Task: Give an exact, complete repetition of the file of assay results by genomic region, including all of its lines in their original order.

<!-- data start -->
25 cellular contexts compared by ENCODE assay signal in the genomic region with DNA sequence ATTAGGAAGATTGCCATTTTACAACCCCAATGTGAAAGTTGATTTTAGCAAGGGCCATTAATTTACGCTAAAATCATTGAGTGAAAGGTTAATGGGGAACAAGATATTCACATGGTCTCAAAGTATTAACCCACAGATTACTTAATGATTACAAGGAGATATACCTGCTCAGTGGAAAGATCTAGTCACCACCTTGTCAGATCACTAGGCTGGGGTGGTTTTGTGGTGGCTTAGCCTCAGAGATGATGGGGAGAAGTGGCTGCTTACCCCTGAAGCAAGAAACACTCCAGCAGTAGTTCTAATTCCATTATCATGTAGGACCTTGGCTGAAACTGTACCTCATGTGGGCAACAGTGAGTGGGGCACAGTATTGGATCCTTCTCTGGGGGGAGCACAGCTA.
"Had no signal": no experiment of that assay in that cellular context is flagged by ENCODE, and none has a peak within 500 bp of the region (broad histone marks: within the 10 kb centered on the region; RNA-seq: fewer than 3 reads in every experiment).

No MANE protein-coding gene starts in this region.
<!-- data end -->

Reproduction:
25 cellular contexts compared by ENCODE assay signal in the genomic region with DNA sequence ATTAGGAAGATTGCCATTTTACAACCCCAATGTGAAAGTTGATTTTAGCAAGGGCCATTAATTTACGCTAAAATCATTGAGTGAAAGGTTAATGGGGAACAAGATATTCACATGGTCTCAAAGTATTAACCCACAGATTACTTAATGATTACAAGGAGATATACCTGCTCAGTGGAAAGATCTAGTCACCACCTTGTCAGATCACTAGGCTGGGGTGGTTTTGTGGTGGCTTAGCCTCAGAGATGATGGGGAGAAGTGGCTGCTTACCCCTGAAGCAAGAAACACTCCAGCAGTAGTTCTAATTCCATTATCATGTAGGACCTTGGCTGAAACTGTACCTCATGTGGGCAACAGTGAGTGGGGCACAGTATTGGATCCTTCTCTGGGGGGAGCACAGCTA.
"Had no signal": no experiment of that assay in that cellular context is flagged by ENCODE, and none has a peak within 500 bp of the region (broad histone marks: within the 10 kb centered on the region; RNA-seq: fewer than 3 reads in every experiment).

No MANE protein-coding gene starts in this region.